Still, Korda put together one of the finest runs in golf history, and the only real shame is that it didn’t do a whole lot to raise the profile of women’s golf in general or Korda herself in particular. The reasons for this are many and varied, but start with the fact that most of the Cognizant either wasn’t broadcast at all or was on premium, a la carte channels like Peacock and ESPN+. As Caitlin Clark showed, a national appetite for women’s sports is out there, but potential fans have to be able to easily see the actual sports when they’re taking place. Korda is doing her part; it’s up to the rest of the golf infrastructure to step up to her level.

Sixteen-year-old Blades Brown finished T26 at the Myrtle Beach Classic. (Tracy Wilcox/PGA TOUR via Getty Images)

When you tee it up with a name like “Blades Brown,” you’d better bring some game, and 16-year-old Blades Brown — yes, that’s his real name — is doing exactly that. The latest teen to hit the PGA Tour made the cut at this week’s Myrtle Beach Classic. Brown would go on to card three straight rounds in the 60s and finish T26, -10 for the week. (Chris Gotterup’s winning score of -22 was good enough to get him a last-second invitation to the PGA Championship. Nice!)

Brown signed plenty of autographs, but admitted that he wanted to get a few of his own. "Shoot, I wanted one of Joel Dahmen just because I've seen him on Netflix,” Brown said, “but Jack, my caddie, was like, 'Bro, you don't need these guys' signatures, just have them as friends.’”

Somewhere out there, there’s a golf fan who is completely enraptured by the boardroom drama that’s unfolding behind the scenes as the PGA Tour and Saudi Arabian Public Investment Fund do the halting awkward dance of negotiating golf’s future. This fan salivates at words like “committee,” quivers at the idea of memos and agendas. This fan loves the bureaucratic do-si-do of players and executives alike forming yet another board to plot out negotiations for a framework agreement that’s already almost five months past deadline.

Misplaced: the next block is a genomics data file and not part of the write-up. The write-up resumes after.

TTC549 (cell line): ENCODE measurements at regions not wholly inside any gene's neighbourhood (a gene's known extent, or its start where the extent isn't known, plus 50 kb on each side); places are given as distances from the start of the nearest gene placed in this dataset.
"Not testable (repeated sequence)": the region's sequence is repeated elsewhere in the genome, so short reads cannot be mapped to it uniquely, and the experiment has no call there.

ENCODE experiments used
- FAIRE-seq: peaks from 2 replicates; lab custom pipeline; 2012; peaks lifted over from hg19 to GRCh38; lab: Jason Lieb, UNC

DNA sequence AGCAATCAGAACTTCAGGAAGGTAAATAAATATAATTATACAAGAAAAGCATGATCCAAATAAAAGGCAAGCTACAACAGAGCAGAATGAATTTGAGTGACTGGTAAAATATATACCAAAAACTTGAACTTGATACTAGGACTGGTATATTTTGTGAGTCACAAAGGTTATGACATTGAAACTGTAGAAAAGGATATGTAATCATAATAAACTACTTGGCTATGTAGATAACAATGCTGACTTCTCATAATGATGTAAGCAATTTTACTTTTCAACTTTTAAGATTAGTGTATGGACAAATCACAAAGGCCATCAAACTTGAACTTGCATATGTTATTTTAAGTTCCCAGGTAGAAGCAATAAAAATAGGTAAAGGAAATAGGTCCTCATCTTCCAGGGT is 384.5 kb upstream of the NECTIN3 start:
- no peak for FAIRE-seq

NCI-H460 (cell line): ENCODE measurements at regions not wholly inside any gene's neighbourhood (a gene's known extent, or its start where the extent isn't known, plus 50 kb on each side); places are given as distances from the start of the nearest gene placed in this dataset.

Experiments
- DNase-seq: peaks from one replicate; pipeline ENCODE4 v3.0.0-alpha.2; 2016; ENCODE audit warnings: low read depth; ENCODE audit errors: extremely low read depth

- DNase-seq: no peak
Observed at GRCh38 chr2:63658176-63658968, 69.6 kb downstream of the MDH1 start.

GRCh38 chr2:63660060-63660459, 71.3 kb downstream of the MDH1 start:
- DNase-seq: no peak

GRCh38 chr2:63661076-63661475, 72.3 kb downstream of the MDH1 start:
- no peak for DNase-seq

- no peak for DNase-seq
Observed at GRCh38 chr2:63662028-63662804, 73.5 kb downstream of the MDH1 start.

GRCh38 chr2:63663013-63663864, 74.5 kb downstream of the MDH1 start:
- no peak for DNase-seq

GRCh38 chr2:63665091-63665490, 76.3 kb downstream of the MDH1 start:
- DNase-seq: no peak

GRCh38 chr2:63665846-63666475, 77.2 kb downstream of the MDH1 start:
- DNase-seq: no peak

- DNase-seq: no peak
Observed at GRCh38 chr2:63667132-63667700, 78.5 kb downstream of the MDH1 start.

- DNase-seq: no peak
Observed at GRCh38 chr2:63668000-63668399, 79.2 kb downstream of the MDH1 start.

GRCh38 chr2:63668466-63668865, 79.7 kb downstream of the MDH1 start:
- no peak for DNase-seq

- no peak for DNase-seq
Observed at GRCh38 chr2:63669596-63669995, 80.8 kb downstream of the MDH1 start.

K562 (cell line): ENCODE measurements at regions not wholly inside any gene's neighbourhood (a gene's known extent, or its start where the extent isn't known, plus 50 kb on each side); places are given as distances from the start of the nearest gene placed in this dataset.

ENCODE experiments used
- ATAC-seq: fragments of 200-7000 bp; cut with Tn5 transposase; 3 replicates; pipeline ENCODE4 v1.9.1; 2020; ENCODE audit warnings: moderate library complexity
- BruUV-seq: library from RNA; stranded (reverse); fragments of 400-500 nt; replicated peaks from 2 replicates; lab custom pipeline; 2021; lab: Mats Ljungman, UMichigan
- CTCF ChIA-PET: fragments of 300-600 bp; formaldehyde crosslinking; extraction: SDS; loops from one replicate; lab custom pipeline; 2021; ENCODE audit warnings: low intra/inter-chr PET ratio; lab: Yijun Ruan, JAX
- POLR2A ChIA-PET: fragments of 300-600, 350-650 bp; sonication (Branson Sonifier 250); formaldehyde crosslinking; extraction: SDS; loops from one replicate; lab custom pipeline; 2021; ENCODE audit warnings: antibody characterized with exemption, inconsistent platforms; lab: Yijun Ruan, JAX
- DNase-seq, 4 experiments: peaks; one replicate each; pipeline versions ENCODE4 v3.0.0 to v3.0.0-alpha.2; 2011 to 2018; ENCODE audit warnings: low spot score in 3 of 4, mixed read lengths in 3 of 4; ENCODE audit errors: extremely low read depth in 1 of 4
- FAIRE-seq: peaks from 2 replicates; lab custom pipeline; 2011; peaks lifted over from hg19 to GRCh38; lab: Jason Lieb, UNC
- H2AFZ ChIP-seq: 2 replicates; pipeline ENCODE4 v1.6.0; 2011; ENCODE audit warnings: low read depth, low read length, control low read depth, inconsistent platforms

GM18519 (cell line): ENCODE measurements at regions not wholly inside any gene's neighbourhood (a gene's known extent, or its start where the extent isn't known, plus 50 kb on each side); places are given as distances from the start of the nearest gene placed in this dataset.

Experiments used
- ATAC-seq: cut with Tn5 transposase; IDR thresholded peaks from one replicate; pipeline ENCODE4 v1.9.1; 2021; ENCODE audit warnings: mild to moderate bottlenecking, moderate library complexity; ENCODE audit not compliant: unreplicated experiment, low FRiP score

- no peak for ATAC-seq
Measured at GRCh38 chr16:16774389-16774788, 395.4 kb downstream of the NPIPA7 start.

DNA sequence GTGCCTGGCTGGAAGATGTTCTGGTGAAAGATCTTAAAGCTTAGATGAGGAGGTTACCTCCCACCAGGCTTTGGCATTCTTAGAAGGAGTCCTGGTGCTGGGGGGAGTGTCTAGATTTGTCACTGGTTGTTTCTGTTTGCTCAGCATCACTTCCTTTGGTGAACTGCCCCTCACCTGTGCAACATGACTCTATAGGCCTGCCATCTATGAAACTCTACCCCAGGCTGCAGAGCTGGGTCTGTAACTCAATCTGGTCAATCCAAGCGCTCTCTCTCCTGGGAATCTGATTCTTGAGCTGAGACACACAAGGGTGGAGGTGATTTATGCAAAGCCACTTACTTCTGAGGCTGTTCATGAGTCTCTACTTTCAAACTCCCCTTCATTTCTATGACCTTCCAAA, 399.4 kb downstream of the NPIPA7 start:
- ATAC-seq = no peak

Put simply: this (probably hypothetical) fan is a fool. The rest of us are fed up with the 50-car pileup that is golf’s off-course drama. To the principals involved, it must feel like Game of Thrones-level drama as they plot the sport’s future. From the outside, it sure looks like everybody’s making sure they get theirs before satisfying anyone else … including fans. Good thing we’ve got a major this week to put the focus back on the course.

Usually we reserve this space for the absurdities of golf — like, say, Schauffele’s ridiculous drop saga on Thursday — but today, let’s admire the beauty of the game. Check out the northern lights as they shone over St. Andrews on Friday night:

Bright enough to play by. Magnificent.

Swing away and roll ‘em true this week, friends, and we’ll see you back here next Monday!